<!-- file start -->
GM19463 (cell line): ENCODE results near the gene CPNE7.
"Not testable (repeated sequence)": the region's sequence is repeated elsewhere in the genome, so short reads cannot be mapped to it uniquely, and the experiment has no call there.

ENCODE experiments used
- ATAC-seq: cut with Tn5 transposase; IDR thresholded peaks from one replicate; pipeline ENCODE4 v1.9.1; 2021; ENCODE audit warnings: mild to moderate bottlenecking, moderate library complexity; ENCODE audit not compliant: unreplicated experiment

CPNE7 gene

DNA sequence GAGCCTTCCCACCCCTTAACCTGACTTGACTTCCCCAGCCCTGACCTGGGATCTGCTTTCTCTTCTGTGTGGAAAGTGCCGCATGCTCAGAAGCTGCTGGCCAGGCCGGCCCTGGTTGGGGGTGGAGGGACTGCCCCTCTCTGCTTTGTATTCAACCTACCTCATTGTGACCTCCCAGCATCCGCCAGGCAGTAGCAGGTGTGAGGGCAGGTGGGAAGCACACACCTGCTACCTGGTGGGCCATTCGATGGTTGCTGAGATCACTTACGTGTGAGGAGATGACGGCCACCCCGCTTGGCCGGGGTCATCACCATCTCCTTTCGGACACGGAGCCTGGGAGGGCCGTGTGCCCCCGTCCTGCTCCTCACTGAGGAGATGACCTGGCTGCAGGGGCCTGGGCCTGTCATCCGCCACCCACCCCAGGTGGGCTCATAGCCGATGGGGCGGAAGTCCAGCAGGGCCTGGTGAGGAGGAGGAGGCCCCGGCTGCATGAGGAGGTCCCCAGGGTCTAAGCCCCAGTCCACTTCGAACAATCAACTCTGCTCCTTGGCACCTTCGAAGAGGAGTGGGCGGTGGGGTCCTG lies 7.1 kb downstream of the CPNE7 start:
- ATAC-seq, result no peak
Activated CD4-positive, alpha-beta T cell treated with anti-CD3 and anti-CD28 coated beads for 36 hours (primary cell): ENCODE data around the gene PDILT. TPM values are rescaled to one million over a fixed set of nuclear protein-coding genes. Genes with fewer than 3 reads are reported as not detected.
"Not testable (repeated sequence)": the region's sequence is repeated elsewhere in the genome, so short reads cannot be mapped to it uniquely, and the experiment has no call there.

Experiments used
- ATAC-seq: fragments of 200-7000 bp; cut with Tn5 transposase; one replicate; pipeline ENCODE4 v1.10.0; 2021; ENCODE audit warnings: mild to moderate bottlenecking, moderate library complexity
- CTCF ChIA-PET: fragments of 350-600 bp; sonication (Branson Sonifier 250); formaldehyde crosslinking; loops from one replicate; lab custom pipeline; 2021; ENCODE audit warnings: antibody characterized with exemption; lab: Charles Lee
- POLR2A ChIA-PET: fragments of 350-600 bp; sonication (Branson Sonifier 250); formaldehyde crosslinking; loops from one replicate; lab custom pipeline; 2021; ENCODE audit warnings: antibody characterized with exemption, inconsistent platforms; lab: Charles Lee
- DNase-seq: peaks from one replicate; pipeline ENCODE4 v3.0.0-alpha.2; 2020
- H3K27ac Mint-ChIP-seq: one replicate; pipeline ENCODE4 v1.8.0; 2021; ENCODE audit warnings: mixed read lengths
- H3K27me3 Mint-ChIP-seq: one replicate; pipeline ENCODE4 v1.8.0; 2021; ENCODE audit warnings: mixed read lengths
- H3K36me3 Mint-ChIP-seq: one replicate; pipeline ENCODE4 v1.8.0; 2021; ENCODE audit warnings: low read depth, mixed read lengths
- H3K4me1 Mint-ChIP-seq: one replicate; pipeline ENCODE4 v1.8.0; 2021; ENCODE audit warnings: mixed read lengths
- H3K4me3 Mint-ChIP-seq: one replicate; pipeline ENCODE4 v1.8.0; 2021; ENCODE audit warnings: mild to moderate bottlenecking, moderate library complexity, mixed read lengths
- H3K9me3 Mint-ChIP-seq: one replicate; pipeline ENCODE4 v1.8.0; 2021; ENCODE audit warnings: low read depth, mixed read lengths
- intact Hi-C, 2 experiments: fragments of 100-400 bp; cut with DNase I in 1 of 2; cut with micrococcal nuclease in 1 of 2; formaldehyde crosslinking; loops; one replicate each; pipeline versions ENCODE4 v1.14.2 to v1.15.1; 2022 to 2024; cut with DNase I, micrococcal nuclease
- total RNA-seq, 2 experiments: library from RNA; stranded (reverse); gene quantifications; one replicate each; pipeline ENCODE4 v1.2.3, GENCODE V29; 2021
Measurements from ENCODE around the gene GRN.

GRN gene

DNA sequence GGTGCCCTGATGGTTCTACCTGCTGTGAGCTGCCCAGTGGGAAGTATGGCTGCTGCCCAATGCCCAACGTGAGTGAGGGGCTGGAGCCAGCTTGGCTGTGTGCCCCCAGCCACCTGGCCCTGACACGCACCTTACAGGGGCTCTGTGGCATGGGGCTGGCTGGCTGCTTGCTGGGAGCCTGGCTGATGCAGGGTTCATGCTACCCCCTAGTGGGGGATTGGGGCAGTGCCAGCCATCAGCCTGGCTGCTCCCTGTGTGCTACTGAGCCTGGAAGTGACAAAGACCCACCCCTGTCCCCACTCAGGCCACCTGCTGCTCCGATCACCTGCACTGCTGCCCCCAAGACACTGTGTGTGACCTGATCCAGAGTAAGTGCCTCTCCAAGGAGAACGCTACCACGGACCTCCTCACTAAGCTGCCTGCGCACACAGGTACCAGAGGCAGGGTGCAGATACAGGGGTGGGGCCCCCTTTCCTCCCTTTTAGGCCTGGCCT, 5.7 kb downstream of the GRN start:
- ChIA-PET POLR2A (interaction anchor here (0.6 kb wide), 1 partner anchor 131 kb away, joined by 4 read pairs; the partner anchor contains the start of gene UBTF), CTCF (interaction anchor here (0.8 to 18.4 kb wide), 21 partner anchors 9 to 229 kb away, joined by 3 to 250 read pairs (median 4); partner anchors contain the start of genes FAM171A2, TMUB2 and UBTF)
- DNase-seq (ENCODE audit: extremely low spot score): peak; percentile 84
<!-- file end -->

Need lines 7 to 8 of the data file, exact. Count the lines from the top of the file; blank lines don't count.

- ATAC-seq, result no peak
Activated CD4-positive, alpha-beta T cell treated with anti-CD3 and anti-CD28 coated beads for 36 hours (primary cell): ENCODE data around the gene PDILT. TPM values are rescaled to one million over a fixed set of nuclear protein-coding genes. Genes with fewer than 3 reads are reported as not detected.